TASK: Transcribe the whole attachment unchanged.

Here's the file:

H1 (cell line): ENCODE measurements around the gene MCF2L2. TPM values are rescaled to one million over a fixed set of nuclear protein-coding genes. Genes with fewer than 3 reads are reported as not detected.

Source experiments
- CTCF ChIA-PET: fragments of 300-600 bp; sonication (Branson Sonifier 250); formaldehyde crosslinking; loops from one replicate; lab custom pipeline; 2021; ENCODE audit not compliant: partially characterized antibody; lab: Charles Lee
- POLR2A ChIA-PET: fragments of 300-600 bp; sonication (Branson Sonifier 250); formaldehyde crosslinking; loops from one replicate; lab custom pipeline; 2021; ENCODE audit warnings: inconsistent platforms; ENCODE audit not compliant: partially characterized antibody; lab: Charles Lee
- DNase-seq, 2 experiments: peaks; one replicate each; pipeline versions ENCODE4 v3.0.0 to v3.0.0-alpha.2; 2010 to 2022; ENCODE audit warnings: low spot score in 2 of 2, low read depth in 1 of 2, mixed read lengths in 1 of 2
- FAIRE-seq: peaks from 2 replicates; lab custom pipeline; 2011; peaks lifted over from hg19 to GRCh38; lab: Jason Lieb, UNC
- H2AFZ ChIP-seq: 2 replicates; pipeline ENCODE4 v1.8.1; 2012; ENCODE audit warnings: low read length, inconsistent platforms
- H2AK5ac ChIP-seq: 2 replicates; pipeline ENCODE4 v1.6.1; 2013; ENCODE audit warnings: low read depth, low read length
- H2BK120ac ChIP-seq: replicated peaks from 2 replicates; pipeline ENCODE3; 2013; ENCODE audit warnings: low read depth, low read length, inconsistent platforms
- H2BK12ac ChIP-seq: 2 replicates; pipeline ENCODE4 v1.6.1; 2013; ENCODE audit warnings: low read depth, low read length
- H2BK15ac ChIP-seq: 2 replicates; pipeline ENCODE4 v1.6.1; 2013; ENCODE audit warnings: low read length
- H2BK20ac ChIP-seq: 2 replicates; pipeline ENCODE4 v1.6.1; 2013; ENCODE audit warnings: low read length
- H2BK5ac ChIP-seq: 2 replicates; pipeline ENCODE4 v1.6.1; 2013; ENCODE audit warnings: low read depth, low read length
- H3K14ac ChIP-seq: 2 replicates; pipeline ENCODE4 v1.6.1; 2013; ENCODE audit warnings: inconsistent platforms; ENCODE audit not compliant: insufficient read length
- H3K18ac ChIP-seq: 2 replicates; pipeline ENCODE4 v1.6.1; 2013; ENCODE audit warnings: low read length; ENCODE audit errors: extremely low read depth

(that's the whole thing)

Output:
H1 (cell line): ENCODE measurements around the gene MCF2L2. TPM values are rescaled to one million over a fixed set of nuclear protein-coding genes. Genes with fewer than 3 reads are reported as not detected.

Source experiments
- CTCF ChIA-PET: fragments of 300-600 bp; sonication (Branson Sonifier 250); formaldehyde crosslinking; loops from one replicate; lab custom pipeline; 2021; ENCODE audit not compliant: partially characterized antibody; lab: Charles Lee
- POLR2A ChIA-PET: fragments of 300-600 bp; sonication (Branson Sonifier 250); formaldehyde crosslinking; loops from one replicate; lab custom pipeline; 2021; ENCODE audit warnings: inconsistent platforms; ENCODE audit not compliant: partially characterized antibody; lab: Charles Lee
- DNase-seq, 2 experiments: peaks; one replicate each; pipeline versions ENCODE4 v3.0.0 to v3.0.0-alpha.2; 2010 to 2022; ENCODE audit warnings: low spot score in 2 of 2, low read depth in 1 of 2, mixed read lengths in 1 of 2
- FAIRE-seq: peaks from 2 replicates; lab custom pipeline; 2011; peaks lifted over from hg19 to GRCh38; lab: Jason Lieb, UNC
- H2AFZ ChIP-seq: 2 replicates; pipeline ENCODE4 v1.8.1; 2012; ENCODE audit warnings: low read length, inconsistent platforms
- H2AK5ac ChIP-seq: 2 replicates; pipeline ENCODE4 v1.6.1; 2013; ENCODE audit warnings: low read depth, low read length
- H2BK120ac ChIP-seq: replicated peaks from 2 replicates; pipeline ENCODE3; 2013; ENCODE audit warnings: low read depth, low read length, inconsistent platforms
- H2BK12ac ChIP-seq: 2 replicates; pipeline ENCODE4 v1.6.1; 2013; ENCODE audit warnings: low read depth, low read length
- H2BK15ac ChIP-seq: 2 replicates; pipeline ENCODE4 v1.6.1; 2013; ENCODE audit warnings: low read length
- H2BK20ac ChIP-seq: 2 replicates; pipeline ENCODE4 v1.6.1; 2013; ENCODE audit warnings: low read length
- H2BK5ac ChIP-seq: 2 replicates; pipeline ENCODE4 v1.6.1; 2013; ENCODE audit warnings: low read depth, low read length
- H3K14ac ChIP-seq: 2 replicates; pipeline ENCODE4 v1.6.1; 2013; ENCODE audit warnings: inconsistent platforms; ENCODE audit not compliant: insufficient read length
- H3K18ac ChIP-seq: 2 replicates; pipeline ENCODE4 v1.6.1; 2013; ENCODE audit warnings: low read length; ENCODE audit errors: extremely low read depth